The 101’st Four Stone Hearth Anthropology Blog Carnival is being hosted right here, by yours truly. We’re looking for submissions of blog posts/articles in the following topic areas:
- socio-cultural anthropology
- bio-physical anthropology
- linguistic anthropology
If you’re a blogger, you’ve written a recent post in one of the topic areas above, and you’d like to get some extra traffic to your site make sure to submit your post to either me at
or to aferensis.
You can also nominate others, of course.
Also, please feel free to leave comments below about what you’d like to see, and if there is anything I can do to make you more likely to get interested in not only reading the Four Stone Hearth every fortnight, but participating in it as well.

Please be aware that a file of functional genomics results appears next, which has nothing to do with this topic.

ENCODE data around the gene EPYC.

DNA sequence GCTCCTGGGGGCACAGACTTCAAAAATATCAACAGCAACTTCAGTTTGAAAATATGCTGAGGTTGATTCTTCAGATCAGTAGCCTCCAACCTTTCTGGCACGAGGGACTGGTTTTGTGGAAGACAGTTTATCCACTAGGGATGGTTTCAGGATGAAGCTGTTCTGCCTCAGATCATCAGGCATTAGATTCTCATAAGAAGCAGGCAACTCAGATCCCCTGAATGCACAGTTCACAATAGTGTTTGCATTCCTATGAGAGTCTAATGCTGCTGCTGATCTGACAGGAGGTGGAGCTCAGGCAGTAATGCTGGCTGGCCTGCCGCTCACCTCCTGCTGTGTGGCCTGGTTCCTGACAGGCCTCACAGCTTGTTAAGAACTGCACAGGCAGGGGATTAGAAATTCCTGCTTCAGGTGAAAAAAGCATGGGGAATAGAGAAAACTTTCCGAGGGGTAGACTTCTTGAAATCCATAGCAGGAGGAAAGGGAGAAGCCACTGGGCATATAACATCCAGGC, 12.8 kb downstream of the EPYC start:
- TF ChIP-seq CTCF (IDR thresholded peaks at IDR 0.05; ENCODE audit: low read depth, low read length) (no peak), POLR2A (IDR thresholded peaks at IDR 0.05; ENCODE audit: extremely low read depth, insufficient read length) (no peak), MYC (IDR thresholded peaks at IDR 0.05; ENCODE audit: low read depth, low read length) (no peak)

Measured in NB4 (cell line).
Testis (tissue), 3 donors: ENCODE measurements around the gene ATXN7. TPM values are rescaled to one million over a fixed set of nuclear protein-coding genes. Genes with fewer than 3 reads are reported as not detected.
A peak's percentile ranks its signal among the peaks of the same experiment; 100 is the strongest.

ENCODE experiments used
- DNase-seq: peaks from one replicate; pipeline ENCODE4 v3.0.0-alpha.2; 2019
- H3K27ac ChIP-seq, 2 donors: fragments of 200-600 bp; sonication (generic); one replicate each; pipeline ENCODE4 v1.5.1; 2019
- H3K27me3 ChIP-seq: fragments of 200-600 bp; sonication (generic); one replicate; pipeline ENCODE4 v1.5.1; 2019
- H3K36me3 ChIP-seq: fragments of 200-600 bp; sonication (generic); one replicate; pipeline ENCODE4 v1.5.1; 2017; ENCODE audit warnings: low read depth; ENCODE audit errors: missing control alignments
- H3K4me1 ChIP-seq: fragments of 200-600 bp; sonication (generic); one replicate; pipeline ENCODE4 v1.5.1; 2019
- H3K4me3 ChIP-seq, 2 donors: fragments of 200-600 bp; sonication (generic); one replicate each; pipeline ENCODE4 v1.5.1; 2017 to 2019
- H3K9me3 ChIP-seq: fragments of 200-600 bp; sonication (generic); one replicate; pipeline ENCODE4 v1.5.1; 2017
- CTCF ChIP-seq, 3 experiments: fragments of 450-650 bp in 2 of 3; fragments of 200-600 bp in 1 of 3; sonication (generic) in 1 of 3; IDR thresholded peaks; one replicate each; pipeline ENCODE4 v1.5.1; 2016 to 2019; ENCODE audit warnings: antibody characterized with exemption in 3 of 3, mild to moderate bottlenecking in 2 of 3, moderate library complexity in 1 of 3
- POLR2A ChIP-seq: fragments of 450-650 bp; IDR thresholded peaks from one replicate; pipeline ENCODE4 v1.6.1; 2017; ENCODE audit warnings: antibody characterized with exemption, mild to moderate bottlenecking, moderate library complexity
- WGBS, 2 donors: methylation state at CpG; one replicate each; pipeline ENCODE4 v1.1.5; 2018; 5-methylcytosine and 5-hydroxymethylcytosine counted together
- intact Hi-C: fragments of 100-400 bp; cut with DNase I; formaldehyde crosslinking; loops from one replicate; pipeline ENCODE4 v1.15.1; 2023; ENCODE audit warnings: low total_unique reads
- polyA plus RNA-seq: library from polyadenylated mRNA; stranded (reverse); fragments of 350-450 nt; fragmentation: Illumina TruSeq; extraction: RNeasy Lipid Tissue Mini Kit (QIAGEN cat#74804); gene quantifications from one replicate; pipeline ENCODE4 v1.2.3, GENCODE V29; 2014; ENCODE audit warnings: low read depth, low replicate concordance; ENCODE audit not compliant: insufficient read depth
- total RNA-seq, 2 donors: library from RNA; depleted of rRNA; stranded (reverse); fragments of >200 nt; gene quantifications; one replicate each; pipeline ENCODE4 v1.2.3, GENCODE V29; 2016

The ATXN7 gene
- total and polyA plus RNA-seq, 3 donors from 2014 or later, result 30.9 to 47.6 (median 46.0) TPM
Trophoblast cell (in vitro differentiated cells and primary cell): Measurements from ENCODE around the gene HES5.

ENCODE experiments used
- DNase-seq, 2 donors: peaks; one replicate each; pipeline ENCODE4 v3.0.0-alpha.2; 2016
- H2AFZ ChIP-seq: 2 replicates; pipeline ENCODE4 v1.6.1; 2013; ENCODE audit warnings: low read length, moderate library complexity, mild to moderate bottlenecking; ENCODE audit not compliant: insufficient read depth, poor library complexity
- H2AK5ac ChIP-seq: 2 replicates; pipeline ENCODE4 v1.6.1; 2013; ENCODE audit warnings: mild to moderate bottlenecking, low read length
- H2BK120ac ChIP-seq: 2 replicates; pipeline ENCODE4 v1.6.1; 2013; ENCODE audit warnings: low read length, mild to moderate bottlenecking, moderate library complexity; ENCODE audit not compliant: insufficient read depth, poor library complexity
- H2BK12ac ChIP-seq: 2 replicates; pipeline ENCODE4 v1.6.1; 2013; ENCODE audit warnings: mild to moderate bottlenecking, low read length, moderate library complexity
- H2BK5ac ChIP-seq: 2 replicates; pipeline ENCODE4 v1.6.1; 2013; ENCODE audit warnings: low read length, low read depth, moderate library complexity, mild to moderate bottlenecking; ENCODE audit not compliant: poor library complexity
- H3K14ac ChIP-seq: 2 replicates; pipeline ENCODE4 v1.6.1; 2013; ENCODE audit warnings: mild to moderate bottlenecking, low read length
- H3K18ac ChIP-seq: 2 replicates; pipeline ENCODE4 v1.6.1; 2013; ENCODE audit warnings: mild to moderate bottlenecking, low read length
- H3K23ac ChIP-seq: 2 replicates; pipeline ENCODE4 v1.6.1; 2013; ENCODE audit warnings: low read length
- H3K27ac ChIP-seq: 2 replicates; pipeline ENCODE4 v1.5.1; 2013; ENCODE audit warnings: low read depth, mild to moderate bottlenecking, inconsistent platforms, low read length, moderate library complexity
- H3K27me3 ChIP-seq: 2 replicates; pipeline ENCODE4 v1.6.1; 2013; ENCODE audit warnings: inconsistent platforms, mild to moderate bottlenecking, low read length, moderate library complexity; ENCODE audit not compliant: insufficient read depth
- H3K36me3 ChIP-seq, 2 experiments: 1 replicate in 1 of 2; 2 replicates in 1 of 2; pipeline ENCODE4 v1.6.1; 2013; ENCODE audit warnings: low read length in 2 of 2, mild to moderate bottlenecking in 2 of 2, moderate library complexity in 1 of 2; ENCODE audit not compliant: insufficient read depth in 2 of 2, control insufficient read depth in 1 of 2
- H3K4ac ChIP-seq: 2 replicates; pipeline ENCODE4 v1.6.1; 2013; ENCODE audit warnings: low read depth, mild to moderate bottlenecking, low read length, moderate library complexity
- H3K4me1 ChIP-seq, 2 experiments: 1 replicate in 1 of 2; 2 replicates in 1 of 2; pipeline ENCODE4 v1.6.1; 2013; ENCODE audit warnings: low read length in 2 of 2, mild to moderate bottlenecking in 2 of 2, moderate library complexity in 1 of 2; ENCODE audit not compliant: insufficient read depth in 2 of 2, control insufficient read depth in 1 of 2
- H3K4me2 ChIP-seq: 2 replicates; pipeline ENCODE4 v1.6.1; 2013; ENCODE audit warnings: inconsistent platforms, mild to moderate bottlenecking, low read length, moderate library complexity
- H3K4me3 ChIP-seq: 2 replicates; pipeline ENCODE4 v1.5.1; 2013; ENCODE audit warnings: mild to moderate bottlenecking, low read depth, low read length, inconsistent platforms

Posted in Anthropology, archaeology, Four Stone Hearth
Tagged aferensis, archaeology, biological anthropology, blog carnival, carnival, cultural anthropology, four stone hearth, linguistic anthropology, physical anthropology, socio-cultural anthropology, sociobiology, sociology
The 82nd Four Stone Hearth, anthropology blog carnival, is now online at Anthropology in Practice. Including this gem about Koala bears and reciprocity from the Primate Diaries.
Reciprocity is an intrinsic feature of human beings as well as most species of ape. Chimpanzees and bonobos regularly engage in granting gifts of food and expect a return on their generosity (those who don’t reciprocate are less likely to receive such gifts in the future) (de Waal and Brosnan 2006). This “tit-for-tat” basis of exchange exists in all human societies and becomes ritualized based on the cultural norms that are present. One of the most well known descriptions of reciprocity among indigenous societies is that of the Kula among the Trobriand Islanders near Papua New Guinea that was documented by anthropologist Bronislaw Malinowski.